Lincoln is once again looking at ways to stand out from parent company Ford and establish itself as a credible player in the luxury segment. The company has returned to its plan for standalone showrooms to give its sales and image a boost.

In 2018, Lincoln asked 150 Ford-Lincoln dealerships in its 30 biggest American markets to make plans for a standalone showroom by July 2019, and inaugurate it by July 2021. Of those stores, 72 signed on — but the others resisted, partly because the move requires investing millions of dollars. Lincoln put the campaign on hiatus in December 2018, and now Automotive News has learned it's ready to relaunch the plan after finding a middle ground that satisfies both executives and store owners.

The publication said dealers gained more freedom to choose how big of a store they build; square foot requirements are no longer tied to the market size. Lincoln also agreed to treat dealers who don't comply more fairly, notably by reducing financial penalties, and it made the aforementioned deadlines more flexible. Standalone Lincoln stores must now be completed by July 2022.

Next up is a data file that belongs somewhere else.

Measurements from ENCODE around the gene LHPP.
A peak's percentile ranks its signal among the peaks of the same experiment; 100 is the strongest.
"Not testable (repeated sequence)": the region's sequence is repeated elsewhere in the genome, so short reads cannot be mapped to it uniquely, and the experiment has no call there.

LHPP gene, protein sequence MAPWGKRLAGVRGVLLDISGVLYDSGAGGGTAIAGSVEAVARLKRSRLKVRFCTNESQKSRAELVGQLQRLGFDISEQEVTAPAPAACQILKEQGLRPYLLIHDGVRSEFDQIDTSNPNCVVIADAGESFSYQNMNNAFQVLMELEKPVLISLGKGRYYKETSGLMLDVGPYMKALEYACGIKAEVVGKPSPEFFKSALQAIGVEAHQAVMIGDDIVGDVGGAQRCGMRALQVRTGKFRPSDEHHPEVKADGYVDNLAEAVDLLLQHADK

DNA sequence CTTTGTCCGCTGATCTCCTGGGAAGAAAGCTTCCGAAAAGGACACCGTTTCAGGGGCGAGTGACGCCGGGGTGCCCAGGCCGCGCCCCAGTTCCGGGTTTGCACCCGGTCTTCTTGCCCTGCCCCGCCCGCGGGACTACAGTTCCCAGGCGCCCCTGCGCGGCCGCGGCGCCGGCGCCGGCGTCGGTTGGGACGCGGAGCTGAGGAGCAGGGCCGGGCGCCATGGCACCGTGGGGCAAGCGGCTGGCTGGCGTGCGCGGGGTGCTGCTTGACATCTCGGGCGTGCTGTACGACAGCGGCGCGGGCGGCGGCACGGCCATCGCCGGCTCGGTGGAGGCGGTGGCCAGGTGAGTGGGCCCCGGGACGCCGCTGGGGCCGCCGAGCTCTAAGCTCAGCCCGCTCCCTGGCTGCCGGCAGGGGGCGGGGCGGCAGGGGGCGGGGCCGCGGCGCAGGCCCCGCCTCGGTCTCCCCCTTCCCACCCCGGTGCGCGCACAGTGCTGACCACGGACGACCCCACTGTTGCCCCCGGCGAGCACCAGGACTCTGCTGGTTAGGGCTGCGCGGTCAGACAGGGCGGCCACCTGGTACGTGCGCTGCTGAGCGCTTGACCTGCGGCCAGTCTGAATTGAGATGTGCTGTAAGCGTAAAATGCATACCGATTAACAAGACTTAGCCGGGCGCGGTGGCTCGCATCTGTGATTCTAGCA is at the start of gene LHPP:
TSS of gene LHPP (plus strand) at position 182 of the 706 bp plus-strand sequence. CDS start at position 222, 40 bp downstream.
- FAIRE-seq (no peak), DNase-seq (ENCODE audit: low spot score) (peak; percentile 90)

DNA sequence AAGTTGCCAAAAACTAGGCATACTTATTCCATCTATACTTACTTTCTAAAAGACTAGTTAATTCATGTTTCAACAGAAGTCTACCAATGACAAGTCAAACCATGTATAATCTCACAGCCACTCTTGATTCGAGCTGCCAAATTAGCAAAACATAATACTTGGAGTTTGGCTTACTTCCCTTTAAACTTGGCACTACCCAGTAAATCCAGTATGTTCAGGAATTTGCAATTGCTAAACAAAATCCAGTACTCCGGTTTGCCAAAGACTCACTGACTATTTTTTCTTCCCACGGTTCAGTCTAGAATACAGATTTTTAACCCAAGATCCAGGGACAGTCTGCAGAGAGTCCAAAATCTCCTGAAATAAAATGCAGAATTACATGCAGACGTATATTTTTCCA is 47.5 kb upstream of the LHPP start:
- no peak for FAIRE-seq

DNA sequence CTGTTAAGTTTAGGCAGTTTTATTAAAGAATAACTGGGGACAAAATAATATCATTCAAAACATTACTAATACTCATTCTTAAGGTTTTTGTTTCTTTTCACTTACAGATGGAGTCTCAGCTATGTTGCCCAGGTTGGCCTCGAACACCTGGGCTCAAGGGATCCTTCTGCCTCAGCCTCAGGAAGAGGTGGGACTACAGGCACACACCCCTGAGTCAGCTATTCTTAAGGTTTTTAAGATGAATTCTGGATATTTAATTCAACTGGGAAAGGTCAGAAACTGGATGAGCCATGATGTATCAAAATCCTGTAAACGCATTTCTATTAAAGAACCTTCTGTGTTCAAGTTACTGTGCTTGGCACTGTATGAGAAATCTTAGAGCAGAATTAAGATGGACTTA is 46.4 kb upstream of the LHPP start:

The move makes sense, at least on paper. As Autoblog reported in 2018, research shows dealers with standalone showrooms sell more cars. The handful of Lincoln retailers that sell cars in purpose-built showrooms have seen their sales increase considerably faster than those who display the firm's models next to Ford-badged vehicles. Customers "want to buy a luxury product in a luxury environment," explained Robert Parker, Lincoln's head of marketing, at the time.

Lincoln was historically tied to Mercury, though the Continental also incongruously shared showroom space with the De Tomaso Pantera during the early 1970s. Lincoln moved under Ford's roof when Mercury was done away with in 2011, and it began experimenting with standalone stores in the early 2010s.


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